HS2 Campaign - Phase 2B

IWA Responds to High Speed North Consultation

Construction of Phase 1 of HS2 from London to Birmingham and Fradley has been authorised, and its continuation to Crewe in Phase 2a is proceeding through Parliament (although delayed by Covid-19).  But the future of Phase 2b is subject to a further review to better integrate it with other rail improvements in the North and Midlands.  This will inform an Integrated Rail Plan which the Government expect to publish by the end of the year.

IWA has now responded to this review (a Call for Evidence by the National Infrastructure Commission for a Rail Needs Assessment for the Midlands and the North) by suggesting that the eastern leg of HS2 should be scrapped altogether due to design flaws and the adverse impact it would have on a significant number of navigable waterways and restoration schemes, and that the western leg should be rerouted.  

The proposal for Phase 2b’s eastern leg from Birmingham to Leeds has blighted the restorations of the Ashby Canal and the Chesterfield Canal for many years, as well as threatening noise and environmental damage to the Coventry Canal, the Erewash Canal, the Aire & Calder Navigation and other waterways.  The western leg from Crewe to Manchester would have major landscape, noise and heritage impacts on the Trent & Mersey Canal and Middlewich Branch.  IWA’s submission includes the detailed responses made to the Phase 2b Working Draft Environmental Statement in December 2018 and the Design Refinement consultation in September 2019, as the threats to the waterways detailed there remain unanswered.  These together constitute the current plans for HS2 Phase 2b and they affect 16 inland waterways, both canals and river navigations, in at least 22 locations, including three canal restoration schemes.

Fundamental Review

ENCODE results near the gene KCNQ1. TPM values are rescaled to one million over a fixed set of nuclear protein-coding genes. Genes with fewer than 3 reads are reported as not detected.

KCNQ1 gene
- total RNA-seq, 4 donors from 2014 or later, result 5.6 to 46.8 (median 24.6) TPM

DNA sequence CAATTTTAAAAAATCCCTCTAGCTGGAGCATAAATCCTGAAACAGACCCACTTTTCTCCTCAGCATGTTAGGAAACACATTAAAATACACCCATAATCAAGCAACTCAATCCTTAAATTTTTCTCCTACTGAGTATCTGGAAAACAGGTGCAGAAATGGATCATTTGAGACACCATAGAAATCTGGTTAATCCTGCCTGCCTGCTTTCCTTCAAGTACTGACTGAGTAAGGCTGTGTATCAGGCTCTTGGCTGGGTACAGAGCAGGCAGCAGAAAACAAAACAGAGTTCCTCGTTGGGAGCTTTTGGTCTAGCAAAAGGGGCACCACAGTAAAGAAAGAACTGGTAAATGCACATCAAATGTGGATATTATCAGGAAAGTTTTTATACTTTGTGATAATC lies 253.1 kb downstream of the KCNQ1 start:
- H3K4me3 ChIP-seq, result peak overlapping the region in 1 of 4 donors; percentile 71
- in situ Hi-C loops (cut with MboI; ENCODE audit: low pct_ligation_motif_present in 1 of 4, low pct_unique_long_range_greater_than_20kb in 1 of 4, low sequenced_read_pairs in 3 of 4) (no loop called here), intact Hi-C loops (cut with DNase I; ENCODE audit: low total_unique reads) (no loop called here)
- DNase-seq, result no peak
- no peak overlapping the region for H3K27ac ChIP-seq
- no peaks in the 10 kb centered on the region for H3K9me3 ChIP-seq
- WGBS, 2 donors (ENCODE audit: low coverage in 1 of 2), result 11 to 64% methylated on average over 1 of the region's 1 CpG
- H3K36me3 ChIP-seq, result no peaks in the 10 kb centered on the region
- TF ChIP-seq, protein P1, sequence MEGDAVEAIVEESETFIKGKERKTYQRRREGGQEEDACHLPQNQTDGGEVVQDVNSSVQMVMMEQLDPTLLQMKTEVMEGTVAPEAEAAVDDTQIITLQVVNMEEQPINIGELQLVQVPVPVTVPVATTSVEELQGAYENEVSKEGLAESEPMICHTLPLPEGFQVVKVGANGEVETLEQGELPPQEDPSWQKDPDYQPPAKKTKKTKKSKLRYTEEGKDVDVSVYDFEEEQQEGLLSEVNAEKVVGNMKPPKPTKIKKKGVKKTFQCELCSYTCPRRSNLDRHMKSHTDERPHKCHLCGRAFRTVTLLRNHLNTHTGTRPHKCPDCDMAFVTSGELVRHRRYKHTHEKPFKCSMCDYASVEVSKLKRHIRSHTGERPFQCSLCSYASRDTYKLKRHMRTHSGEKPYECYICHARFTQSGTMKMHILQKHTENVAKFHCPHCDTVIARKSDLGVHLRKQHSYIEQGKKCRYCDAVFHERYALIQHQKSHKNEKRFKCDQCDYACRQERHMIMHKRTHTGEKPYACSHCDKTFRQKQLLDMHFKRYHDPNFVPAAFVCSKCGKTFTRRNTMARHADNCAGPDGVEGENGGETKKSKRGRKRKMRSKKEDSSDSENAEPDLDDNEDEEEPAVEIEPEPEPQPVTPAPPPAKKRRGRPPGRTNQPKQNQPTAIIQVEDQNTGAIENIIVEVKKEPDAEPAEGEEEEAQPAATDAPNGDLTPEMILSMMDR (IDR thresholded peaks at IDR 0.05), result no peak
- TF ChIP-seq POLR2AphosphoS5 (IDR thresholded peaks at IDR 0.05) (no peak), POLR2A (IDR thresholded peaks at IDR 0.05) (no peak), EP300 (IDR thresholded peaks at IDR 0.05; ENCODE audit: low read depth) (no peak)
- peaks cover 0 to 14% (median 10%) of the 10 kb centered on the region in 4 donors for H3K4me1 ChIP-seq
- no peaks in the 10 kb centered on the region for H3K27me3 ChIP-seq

The aim of the new review is to redesign Phase 2b to better integrate with wider rail improvement plans for the North and Midlands, proposed by Northern Powerhouse Rail and Midlands Rail Hub.  Chief among these is a new or improved trans-Pennine railway between Manchester and Leeds and Sheffield, as the central section of a high speed network from Liverpool to Hull and Newcastle, dubbed HS3 or High Speed North.

IWA’s submission reviews the chequered history of HS2 and its many fundamental design flaws and management failings.  For Phase 2b these include: poor integration with the existing rail system; no provision for integration with the trans-Pennine improvements or connections to Scotland, with south facing terminal stations in Leeds and Manchester; an eastern leg station at Toton inconvenient for both Derby and Nottingham, and a route that bypasses Sheffield and requires extensive motorway diversions; a western leg that goes through the Cheshire salt field with severe subsidence dangers still not yet investigated; and much more.

We conclude that the way forward is to start with determining the trans-Pennine route which will connect Leeds to HS2 via Manchester, with the continuation to Crewe being rerouted.  Reasons are also advanced for scrapping the eastern leg in favour of upgrading existing railway lines to the East Midlands and South Yorkshire.  This would reduce impacts on the Trent & Mersey Canal and remove them altogether from the Coventry, Ashby, Soar, Trent, Erewash, Nottingham, Chesterfield, Sheffield & South Yorkshire and Aire & Calder waterways.

With these fundamental changes a better designed, more useful and cost effective integrated rail plan for the north and Midlands can be delivered in conjunction with Phases 1 and 2a of HS2.  But there needs to be greater attention to avoiding and mitigating environmental and community damage, including minimising impacts on the users, heritage and restoration of the inland waterways.

Outstanding Concerns